The Experience Paradox
3 Min Read By Drew Yancey
“I just don’t understand,” the restaurant owner lamented as we discussed a recent customer incident. “He said he was excited to finally be able to eat inside again . . . and then five minutes later, he storms out because we can’t seat him right away. Doesn’t he realize how short staffed we are?!”
It’s a dilemma vexing restaurants across the country. On the one hand, consumers are craving unique human experiences with food more than ever before. Two years of COVID restrictions have reminded all of us just how important in-person dining is to our daily lives.
On the other, consumer expectations for those experiences have never been greater—we want quality food that is fast, cheap, and customized to our every need.
I call it the “experience paradox.” What’s going on and how can restaurants respond?
It’s important to understand that while COVID intensified consumer expectations, these trendlines were well underway. We can thank companies like Amazon for shifting how we think about the buying experience. Simply put, we expect all our purchases (including food) to be as frictionless as opening an app and pressing a button.
And yet, some things have never changed. Since the beginning of our species, food and community have been inseparable. An MIT study found that 10 hours without any social contact can produce psychological and physical cravings the same as 10 hours without food.
Perhaps that is why, for many of us, eating a gourmet restaurant meal in the isolation of our home is not nearly the same as sitting around a table with friends and family at our favorite dining spot.
The restaurant industry has adapted and innovated remarkably over the past two years. Conveniences like app-based ordering, home delivery, and grab-and-go have no doubt created value in the face of heightening customer demands. But they are no substitute for the unique human experiences with food found only inside the restaurant. What can restaurant owners and operators do to deliver
Here are three actions leaders can take now:
Step One: Know Who You Are and Where You Are Going
Interestingly, COVID has heightened consumers’ sensitivity towards what can be called “organizational hypocrisy,” which occurs when companies (including restaurant brands) don’t practice the values they profess. This applies to employees too. One of the most effective ways to reduce employee turnover is to show how organizational purpose connects with individual employee values, including how an employee’s work contributes to overall company goals.
Restaurant owner and operators, at the bare minimum, need to have a clear statement about where the organization aspires to go and how core values will be practiced to get there. In my work with clients, I help them shape a three-to-five year vivid vision that answers the question, “What does amazing look like?” Then, we create 12-month clear objectives and measurable key results at the both the organizational and employee level.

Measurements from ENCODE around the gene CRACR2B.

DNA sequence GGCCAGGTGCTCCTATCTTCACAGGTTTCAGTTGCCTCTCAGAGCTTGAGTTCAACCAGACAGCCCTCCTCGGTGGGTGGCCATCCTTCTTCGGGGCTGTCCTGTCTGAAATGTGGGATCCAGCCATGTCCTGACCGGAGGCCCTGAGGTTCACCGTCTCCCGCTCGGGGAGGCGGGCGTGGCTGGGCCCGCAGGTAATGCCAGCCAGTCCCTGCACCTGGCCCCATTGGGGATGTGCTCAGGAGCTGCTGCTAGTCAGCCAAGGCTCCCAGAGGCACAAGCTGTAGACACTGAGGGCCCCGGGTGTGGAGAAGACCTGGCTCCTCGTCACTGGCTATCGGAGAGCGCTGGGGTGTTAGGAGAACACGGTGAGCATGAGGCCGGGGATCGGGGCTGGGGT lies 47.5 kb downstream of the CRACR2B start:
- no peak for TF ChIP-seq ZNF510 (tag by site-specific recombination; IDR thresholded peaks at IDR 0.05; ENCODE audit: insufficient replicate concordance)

Step Two: Make it Insanely Easy for Customers To Do Business With You
In a world of seemingly limitless food options, consumers are increasingly making decisions about where and how they will eat based on a single factor—how easy are you to do business with?
One of the biggest mistakes restaurants make is to create a detailed set of standard operation procedures that lose sight of the ultimate goal: customer satisfaction. Recall the 2017 United airlines incident that resulted in a bloodied passenger being forcibly removed from the plane. In a now infamous internal memo sent out the day after, then United CEO Oscar Munoz wrote: "Our employees followed established procedures for dealing with situations like this.”
An effective strategy for reducing friction is regular customer journey mapping. I recommend clients, at least twice per year, pull together diverse teams made up of 5-8 people from different parts of the operation. We then go through a facilitated list of questions that help us analyze the company’s operations from the perspective of the customerto identify where there is potential friction that we can proactively eliminate. For example, placing to-go silverware and napkins closer to the check-out counter so that customers don’t have to walk as far.
Step Three: Be Unforgettable
Amidst all the technological innovation, something else hasn’t changed—the power of human connection. There is a great irony in the experience paradox: Our heightened expectations often mean that our most unforgettable dining experiences occur in the simplest ways. When we are welcomed into the restaurant with eye contact and a smile. When our drink is replaced for free after we accidentally spill it. When we receive a personalized note after dining. To be unforgettable, look for simple ways to delight your fellow human during their dining experience.
Good food, experienced together, through human connection. It’s that simple.